This post was last updated at 6:28 p.m. EST.
Tierney Sneed contributed reporting.
A quartet of crucial Senate Republicans said they won’t back Senate leadership’s “skinny repeal” of Obamacare on Thursday unless they get a guarantee the House won’t just pass it into law, enough to kill the effort to repeal the law.
“There’s increasing concern on my part and others that what the house will do is take whatever we pass… go directly to the house floor, vote on it and that goes to the president’s desk,” Sen. Lindsey Graham (R-SC), flanked by Sens. John McCain (R-AZ), Ron Johnson (R-WI) and Bill Cassidy (R-LA).
“The skinny bill as policy is disaster. The skinny bill as replacement for Obamacare is a fraud,” Graham continued, referring to GOP leaders’ plan to pass a bill that eliminates the individual and employer mandates of Obamacare while touching almost no other parts of the law. “I need assurances from the speaker of the House and his team. … If I don’t get those assurances I’m a no.”
McCain concurred, saying “I am voting no” unless he has a guarantee of support.
Johnson made similar comments, saying “Just give us the assurance that whatever we pass tonight will go to conference,” while Cassidy was critical though less specific about his plan.
Afterwards, Johnson told reporters he’d been texting with House Speaker Paul Ryan (R-WI) and that Ryan knew they’d planned the press conference.
The senators hold plenty of leverage — if they vote no it dooms the bill, as GOP leadership has just two votes to spare heading into a late night vote-a-rama that will determine whether their partisan Obamacare repeal efforts keep going or fall apart.
But that guarantee isn’t something House leaders have yet been willing to promise — and it’s not exactly clear how they could make it ironclad since once the Senate passes a bill, the House can just send it along.
House Ways & Means Committee Chairman Kevin Brady (R-TX) told TPM shortly before the conference that the plan was to “gather with our members” and figure out next steps, repeatedly refusing to rule out passing whatever the Senate passes if they find it palatable enough.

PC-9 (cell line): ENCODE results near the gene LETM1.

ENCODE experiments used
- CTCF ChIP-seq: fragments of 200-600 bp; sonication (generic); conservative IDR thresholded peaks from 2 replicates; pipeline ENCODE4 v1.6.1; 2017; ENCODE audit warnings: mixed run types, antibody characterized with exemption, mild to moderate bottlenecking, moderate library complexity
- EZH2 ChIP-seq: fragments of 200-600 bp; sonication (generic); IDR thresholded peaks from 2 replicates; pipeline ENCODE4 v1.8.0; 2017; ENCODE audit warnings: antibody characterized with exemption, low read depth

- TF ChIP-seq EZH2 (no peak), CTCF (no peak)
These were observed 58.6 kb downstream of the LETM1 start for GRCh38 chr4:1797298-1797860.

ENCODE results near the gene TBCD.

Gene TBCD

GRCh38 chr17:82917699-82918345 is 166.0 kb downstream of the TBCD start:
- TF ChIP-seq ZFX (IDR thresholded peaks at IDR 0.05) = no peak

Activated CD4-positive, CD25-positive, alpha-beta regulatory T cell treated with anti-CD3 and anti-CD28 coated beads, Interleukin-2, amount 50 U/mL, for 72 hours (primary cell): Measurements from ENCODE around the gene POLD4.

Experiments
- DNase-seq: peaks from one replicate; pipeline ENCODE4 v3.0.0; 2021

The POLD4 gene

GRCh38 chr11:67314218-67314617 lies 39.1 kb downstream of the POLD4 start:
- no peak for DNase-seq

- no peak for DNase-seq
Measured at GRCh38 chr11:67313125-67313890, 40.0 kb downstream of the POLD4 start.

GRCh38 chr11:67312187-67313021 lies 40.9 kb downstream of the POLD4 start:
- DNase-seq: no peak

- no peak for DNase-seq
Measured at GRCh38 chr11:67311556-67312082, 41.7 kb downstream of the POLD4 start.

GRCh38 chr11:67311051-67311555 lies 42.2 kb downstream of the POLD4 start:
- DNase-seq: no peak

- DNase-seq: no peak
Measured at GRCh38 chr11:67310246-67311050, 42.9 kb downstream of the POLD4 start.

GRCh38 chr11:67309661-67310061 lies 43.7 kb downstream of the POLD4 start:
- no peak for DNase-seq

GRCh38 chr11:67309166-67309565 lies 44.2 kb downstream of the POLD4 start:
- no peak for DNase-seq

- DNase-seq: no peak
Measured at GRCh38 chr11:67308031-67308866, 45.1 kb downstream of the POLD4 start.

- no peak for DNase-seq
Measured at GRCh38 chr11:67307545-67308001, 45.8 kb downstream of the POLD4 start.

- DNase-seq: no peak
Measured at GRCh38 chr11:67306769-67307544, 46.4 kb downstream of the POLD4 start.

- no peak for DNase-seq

“We’ll wait to see what’s coming out of the Senate and make a determination on conference or accepting it. So not yet known, really depends on what the Senate sends out,” he said.
Other senior Republicans were more explicit.
“They can demand anything they want but I’m not giving any commitment to any senator,” Rep. Tom Cole (R-OK) told reporters less than an hour before Graham’s comments, shortly after GOP leaders told members to keep their travel plans loose in case there are weekend votes.
“If we’re voting on Saturday, it would be the skinny bill,” said Rep. Chris Collins (R-NY), a close ally of President Trump who helped negotiate a part of the original House bill that won over some moderate New York Republicans.
And a spokeswoman for Ryan emailed just as the press conference was beginning that “Conference Committee is one option under consideration.”
Graham’s demands were a lot more specific than GOP leaders, who have put their good faith in House leaders to go to a conference committee where both sides would negotiate a plan both sides could pass.
“We’re going to get this bill out, and get it to them, and trust them to do the right thing,” Senate Majority Whip John Cornyn (R-TX) said Thursday afternoon.
But if conference fails and the Senate bill is the only option besides failure, it’s still easy to see how the House would decide to try to push through the Senate’s legislation.
Even Graham was unclear when asked what type of ironclad promise Ryan and company could make him to relieve his concerns enough.
“We don’t have it,” he said. “It’s like pornography: You know it when you see it.”